Nebraska university moving forward with Chick-fil-A as an option after controversy


KEARNEY, NE — After a month's worth of debate and two student surveys, the University of Nebraska at Kearney's administration is moving forward with allowing Chick-fil-A as an option in the student center after opposition formed due to the CEO's 2012 comments supporting traditional marriage.

On Jan. 19, a survey including several restaurant options was put before students with 722 of the 1,222 respondents placing the chicken restaurant as the top choice, according to Not long afterward, student government president Evan Jay Calhoun posted on his Facebook page that due to "concerns raised by a section of our student body" regarding Chick-fil-A's "corporate values and discriminatory policies" another survey would be given, with CFA replaced by another chicken restaurant as a different option.

Chick-fil-A, students, college, religious freedom

Following protests from students amid a perceived imbalance of influence by a minority, the school's administration announced Monday it was moving forward with considering Chick-fil-A along with Raising Cane's, Panda Express, IHOP, A&W, Sbarro, and Johnny Rockets. Raising Cane's was the option replacing Chick-fil-A in the second survey.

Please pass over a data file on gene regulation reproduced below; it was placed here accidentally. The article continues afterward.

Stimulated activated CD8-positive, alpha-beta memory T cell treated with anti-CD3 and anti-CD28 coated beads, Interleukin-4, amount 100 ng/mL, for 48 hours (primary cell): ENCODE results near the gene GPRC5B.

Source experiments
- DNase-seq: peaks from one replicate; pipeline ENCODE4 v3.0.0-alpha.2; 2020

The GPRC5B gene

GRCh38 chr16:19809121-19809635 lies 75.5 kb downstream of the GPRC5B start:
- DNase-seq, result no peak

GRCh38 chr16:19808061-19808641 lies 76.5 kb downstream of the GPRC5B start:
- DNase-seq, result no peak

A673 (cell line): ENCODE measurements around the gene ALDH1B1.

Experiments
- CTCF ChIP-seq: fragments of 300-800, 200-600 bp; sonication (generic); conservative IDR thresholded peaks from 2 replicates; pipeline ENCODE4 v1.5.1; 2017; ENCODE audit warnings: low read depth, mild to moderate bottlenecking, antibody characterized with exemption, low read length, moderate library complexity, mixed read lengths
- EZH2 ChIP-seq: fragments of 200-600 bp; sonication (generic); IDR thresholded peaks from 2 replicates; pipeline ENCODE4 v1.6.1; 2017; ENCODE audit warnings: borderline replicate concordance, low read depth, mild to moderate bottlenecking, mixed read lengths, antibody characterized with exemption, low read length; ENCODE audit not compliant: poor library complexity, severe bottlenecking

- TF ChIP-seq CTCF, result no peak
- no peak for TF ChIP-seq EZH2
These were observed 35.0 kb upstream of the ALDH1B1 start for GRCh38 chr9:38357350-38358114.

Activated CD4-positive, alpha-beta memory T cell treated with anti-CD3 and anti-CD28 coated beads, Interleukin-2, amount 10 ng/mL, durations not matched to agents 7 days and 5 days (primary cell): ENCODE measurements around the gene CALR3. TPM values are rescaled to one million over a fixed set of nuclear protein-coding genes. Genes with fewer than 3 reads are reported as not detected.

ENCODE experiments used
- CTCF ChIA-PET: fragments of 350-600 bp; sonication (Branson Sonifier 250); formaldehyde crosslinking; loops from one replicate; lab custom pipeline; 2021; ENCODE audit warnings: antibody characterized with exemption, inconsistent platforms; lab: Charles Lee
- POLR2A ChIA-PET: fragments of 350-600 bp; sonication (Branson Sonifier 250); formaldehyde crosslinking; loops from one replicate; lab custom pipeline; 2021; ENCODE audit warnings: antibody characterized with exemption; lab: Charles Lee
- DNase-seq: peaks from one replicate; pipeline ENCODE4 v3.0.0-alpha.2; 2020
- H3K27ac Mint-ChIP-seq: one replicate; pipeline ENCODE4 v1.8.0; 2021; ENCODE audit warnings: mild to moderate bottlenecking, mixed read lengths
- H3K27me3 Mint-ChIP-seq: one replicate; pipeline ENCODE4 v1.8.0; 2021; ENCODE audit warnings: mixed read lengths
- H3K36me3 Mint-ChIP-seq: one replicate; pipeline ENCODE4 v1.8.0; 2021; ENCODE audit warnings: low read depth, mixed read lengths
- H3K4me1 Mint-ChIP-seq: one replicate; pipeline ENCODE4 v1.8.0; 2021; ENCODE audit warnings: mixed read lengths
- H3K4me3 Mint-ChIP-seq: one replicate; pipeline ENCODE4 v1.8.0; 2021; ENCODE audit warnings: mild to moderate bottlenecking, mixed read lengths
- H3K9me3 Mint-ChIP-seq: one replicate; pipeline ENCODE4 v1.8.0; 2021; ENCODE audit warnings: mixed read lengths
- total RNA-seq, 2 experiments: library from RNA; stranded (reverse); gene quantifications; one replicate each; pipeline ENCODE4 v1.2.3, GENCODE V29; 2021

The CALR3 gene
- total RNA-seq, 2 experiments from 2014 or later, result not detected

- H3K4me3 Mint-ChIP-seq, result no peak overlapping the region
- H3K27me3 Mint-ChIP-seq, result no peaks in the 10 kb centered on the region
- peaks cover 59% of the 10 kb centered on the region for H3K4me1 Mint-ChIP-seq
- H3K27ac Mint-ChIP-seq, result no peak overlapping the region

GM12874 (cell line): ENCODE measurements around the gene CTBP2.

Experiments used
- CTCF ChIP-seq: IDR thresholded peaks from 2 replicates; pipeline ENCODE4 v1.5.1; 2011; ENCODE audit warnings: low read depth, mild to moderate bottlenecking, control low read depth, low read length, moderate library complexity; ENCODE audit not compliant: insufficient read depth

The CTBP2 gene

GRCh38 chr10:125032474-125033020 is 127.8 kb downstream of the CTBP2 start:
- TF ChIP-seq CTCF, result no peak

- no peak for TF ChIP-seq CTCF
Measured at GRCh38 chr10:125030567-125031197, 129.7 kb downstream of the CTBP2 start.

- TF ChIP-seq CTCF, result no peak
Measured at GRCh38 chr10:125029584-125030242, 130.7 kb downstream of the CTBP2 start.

The opposition arose from a 2012 interview with Baptist Press featuring Chick-fil-A CEO Dan Cathy. Toward the end of the 1,200-word article that covered his company's beginning as a small diner in south Atlanta, building a family atmosphere among its then-61,000 employees, its "Closed on Sunday" policy, and efforts toward providing college scholarships and foster care for children, Cathy expressed support for traditional marriage.

Student Marilyn Synek, a sophomore studying political science and multimedia who is also vice-president of the UNK College Republicans and UNK Students for Life, pointed out that there are two Starbucks on campus, which some conservative students choose to not patron due to CEO Howard Schultz's support of gay marriage.

“I think it’s good to engage in some dialogue, but I don’t like how it was handled with the email and the second poll," said Synek. "I don’t think that was the appropriate method."

A public forum for further discussion is scheduled for Thursday.

In a press release Kelly Bartling, assistant vice chancellor for communications and community relations at UNK, said, "The primary consideration, after obtaining student feedback, is to look at the business end: market potential and needs for these corporations, renovation costs, and ultimately what is feasible financially. This is what the administration is doing now.”

Chick-fil-A, college, homosexuality, marriage, religious freedom, students


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